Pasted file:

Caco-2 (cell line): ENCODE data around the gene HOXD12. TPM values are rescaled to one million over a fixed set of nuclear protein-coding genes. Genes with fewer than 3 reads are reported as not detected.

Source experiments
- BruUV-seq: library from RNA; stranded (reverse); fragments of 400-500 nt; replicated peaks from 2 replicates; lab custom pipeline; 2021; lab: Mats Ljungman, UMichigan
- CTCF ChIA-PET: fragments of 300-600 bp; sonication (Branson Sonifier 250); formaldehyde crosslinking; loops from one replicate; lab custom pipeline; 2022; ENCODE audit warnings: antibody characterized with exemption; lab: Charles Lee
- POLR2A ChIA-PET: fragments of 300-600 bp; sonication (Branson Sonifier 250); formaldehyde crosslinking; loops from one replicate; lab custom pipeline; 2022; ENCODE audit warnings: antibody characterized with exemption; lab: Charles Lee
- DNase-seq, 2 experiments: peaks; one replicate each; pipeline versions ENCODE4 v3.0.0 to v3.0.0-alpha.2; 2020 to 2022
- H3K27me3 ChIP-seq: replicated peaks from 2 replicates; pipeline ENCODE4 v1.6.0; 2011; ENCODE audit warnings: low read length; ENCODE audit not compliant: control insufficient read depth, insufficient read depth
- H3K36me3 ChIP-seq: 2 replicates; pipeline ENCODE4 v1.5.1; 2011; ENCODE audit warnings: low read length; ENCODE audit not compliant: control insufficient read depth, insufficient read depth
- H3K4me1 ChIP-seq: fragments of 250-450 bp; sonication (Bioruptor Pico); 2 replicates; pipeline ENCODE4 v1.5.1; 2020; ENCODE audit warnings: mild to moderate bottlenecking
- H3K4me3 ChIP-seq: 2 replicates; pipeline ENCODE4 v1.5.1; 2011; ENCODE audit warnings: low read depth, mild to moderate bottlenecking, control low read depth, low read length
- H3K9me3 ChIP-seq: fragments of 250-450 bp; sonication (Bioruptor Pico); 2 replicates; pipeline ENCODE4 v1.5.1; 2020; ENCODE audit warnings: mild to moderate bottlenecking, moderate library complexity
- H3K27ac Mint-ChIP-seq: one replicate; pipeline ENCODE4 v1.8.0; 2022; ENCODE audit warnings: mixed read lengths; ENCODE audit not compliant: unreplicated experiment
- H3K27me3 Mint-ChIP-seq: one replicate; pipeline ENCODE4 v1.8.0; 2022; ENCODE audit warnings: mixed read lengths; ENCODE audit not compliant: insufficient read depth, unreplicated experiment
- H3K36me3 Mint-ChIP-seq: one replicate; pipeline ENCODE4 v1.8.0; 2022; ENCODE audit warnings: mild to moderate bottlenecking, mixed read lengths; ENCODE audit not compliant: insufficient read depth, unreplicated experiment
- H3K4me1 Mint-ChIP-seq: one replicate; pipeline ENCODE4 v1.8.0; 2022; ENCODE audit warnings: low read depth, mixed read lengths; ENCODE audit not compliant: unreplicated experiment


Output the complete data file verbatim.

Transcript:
Caco-2 (cell line): ENCODE data around the gene HOXD12. TPM values are rescaled to one million over a fixed set of nuclear protein-coding genes. Genes with fewer than 3 reads are reported as not detected.

Source experiments
- BruUV-seq: library from RNA; stranded (reverse); fragments of 400-500 nt; replicated peaks from 2 replicates; lab custom pipeline; 2021; lab: Mats Ljungman, UMichigan
- CTCF ChIA-PET: fragments of 300-600 bp; sonication (Branson Sonifier 250); formaldehyde crosslinking; loops from one replicate; lab custom pipeline; 2022; ENCODE audit warnings: antibody characterized with exemption; lab: Charles Lee
- POLR2A ChIA-PET: fragments of 300-600 bp; sonication (Branson Sonifier 250); formaldehyde crosslinking; loops from one replicate; lab custom pipeline; 2022; ENCODE audit warnings: antibody characterized with exemption; lab: Charles Lee
- DNase-seq, 2 experiments: peaks; one replicate each; pipeline versions ENCODE4 v3.0.0 to v3.0.0-alpha.2; 2020 to 2022
- H3K27me3 ChIP-seq: replicated peaks from 2 replicates; pipeline ENCODE4 v1.6.0; 2011; ENCODE audit warnings: low read length; ENCODE audit not compliant: control insufficient read depth, insufficient read depth
- H3K36me3 ChIP-seq: 2 replicates; pipeline ENCODE4 v1.5.1; 2011; ENCODE audit warnings: low read length; ENCODE audit not compliant: control insufficient read depth, insufficient read depth
- H3K4me1 ChIP-seq: fragments of 250-450 bp; sonication (Bioruptor Pico); 2 replicates; pipeline ENCODE4 v1.5.1; 2020; ENCODE audit warnings: mild to moderate bottlenecking
- H3K4me3 ChIP-seq: 2 replicates; pipeline ENCODE4 v1.5.1; 2011; ENCODE audit warnings: low read depth, mild to moderate bottlenecking, control low read depth, low read length
- H3K9me3 ChIP-seq: fragments of 250-450 bp; sonication (Bioruptor Pico); 2 replicates; pipeline ENCODE4 v1.5.1; 2020; ENCODE audit warnings: mild to moderate bottlenecking, moderate library complexity
- H3K27ac Mint-ChIP-seq: one replicate; pipeline ENCODE4 v1.8.0; 2022; ENCODE audit warnings: mixed read lengths; ENCODE audit not compliant: unreplicated experiment
- H3K27me3 Mint-ChIP-seq: one replicate; pipeline ENCODE4 v1.8.0; 2022; ENCODE audit warnings: mixed read lengths; ENCODE audit not compliant: insufficient read depth, unreplicated experiment
- H3K36me3 Mint-ChIP-seq: one replicate; pipeline ENCODE4 v1.8.0; 2022; ENCODE audit warnings: mild to moderate bottlenecking, mixed read lengths; ENCODE audit not compliant: insufficient read depth, unreplicated experiment
- H3K4me1 Mint-ChIP-seq: one replicate; pipeline ENCODE4 v1.8.0; 2022; ENCODE audit warnings: low read depth, mixed read lengths; ENCODE audit not compliant: unreplicated experiment